Centre of Indigenous Academic Excellence at UTS

Australia's first Indigenous residential college at UTS focussed on academic excellence at UTS will be ready in 2025 . 

The $100 million, 250-bed college is  to be designed by Indigenous architects and led and operated by Indigenous Australians.

Professor Michael McDaniel said the solution to close  the gap between Indigenous and non-Indigenous Australians is education 

"Education will help the health gap closes, the life expectancy gap closes, the housing gap closes, every other gap closes.”

The Yarning Circle 

"We will have a college where our traditions, and our heritage, and our belief systems are at the heart of it, which also means we are at the heart of it."

Josh Yasserie is completing a Master of Arts Screen: Animation at the Australian Film Television and Radio School and said the new college would be a place where like-minded people could meet, work together and build on their collective and individual successes.

"This is a beautiful thing," Mr Yasserie said.

"It's very important to have a place like this, because otherwise, you're isolated. You're stuck away, you're in a corner, you're on the sidelines of stuff — you're never at the face of it."

Mr Yasserie said it took a while for some of his fellow students to accept him during his undergraduate degree at UTS. 

"Each semester that I used to rock up to class, I would sit at a table and no one else would sit there," he said.

"So, I reckon this is a big thing. We need to have something for ourselves. We need to have our own community, we need to be able to feel comfortable in who we are."

Joel Cama has just completed a double degree in sports management and international studies at UTS and is working as a community programs manager for the Sydney Kings basketball team.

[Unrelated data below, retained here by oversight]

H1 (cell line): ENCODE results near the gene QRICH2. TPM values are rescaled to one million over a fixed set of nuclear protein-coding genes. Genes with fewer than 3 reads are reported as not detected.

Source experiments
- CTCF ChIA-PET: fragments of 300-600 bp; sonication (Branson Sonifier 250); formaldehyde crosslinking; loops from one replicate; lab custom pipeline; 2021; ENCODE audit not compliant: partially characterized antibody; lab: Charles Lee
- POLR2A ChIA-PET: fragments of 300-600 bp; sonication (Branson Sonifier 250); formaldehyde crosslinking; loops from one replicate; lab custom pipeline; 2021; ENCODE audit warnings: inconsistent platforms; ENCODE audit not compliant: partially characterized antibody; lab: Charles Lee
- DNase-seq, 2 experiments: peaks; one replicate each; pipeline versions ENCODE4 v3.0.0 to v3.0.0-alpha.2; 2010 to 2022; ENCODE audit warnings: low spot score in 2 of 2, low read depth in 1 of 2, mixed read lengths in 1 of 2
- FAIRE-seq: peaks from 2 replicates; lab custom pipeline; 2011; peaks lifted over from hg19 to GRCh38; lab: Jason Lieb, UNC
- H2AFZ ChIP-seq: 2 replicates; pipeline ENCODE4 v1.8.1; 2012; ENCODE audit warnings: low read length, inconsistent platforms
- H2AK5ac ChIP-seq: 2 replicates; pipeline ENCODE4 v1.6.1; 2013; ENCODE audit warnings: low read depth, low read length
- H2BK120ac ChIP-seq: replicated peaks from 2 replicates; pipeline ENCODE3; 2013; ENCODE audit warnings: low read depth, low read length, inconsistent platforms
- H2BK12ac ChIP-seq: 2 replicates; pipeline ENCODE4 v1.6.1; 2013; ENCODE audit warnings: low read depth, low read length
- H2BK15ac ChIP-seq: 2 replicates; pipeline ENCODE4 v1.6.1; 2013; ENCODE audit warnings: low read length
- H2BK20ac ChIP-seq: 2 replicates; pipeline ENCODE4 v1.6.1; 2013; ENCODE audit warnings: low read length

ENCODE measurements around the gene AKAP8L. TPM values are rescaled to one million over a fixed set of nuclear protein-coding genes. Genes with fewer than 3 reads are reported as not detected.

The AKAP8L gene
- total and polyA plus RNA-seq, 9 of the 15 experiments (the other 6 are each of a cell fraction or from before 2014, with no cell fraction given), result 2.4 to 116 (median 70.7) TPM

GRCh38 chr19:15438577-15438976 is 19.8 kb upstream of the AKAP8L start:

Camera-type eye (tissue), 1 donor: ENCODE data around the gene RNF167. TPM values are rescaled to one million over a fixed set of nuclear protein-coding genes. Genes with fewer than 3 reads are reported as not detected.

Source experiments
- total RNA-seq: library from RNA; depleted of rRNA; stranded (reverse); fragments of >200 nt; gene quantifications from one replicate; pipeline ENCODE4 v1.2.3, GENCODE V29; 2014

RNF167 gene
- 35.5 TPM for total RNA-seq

His experience at university was largely positive, but he recalled some isolated incidents.

"There was a few times where, just an example, [there were] racist jokes being told in the common area," Mr Cama said.

"It wasn't directed at me but it's just the kind of culture that I was exposed to in the classroom and in housing."

He said he was excited about UTS' plans.

"I mean, I had a great time, and I had a lot of support from the Indigenous centre when I was studying here," Mr Cama said.

"But I wish I was starting and going through my bachelors when this college was built. 

Where they're heading now is crazy good."

It started with a Yarn 

When Brigitte Sancho, who works with Professor McDaniel, was telling him a few years ago about her own experience at university, it started a crucial conversation.

Ms Sancho attended the W.E.B. Du Bois College House – a residential college for African-American students at the University of Pennsylvania.

"I talked about how I felt a lot of pride, identity and culture in a place where I just walked in and I thought oh, these are my people," Ms Sancho said.

"It was amazing, and I just asked the question, would that be able to happen here?"

Ms Sancho said Historically Black Colleges and Universities (HBCUs) in the United States fostered a sense of identity, pride and culture amongst their students.

"I think it's going to be a hothouse for future Indigenous leaders."

Governor-General David Hurley

Ambassador for the college, Governor-General David Hurley, at a Rotary luncheon, said the UTS initiative would have an impact for generations to come.

The college will also welcome some non-Indigenous students, including international students, from First Nations communities in other parts of the world.